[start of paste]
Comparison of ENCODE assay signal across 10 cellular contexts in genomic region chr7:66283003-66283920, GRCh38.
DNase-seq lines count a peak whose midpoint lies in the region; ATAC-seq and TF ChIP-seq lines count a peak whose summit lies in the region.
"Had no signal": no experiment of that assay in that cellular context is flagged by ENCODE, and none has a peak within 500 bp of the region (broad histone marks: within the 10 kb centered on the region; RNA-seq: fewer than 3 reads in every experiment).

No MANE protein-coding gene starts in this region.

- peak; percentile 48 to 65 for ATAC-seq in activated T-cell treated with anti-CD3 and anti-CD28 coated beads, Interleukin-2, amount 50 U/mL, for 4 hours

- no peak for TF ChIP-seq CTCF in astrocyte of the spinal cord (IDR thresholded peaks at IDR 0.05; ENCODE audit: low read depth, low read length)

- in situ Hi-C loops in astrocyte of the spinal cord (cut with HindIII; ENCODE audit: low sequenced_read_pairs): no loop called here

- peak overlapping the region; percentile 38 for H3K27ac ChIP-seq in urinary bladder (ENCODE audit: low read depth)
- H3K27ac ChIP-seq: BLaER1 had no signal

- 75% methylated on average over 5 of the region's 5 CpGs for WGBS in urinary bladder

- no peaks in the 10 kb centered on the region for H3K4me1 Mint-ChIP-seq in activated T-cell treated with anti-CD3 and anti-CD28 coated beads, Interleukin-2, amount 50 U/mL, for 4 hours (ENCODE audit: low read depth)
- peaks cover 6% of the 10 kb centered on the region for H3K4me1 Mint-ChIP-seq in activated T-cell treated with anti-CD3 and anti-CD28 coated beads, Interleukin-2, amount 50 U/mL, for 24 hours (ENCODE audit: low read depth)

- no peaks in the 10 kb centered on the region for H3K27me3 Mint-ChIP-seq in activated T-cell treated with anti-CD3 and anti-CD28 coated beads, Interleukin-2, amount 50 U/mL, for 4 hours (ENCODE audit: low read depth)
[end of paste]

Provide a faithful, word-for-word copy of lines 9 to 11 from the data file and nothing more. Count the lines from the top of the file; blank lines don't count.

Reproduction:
- H3K27ac ChIP-seq: BLaER1 had no signal

- 75% methylated on average over 5 of the region's 5 CpGs for WGBS in urinary bladder

- no peaks in the 10 kb centered on the region for H3K4me1 Mint-ChIP-seq in activated T-cell treated with anti-CD3 and anti-CD28 coated beads, Interleukin-2, amount 50 U/mL, for 4 hours (ENCODE audit: low read depth)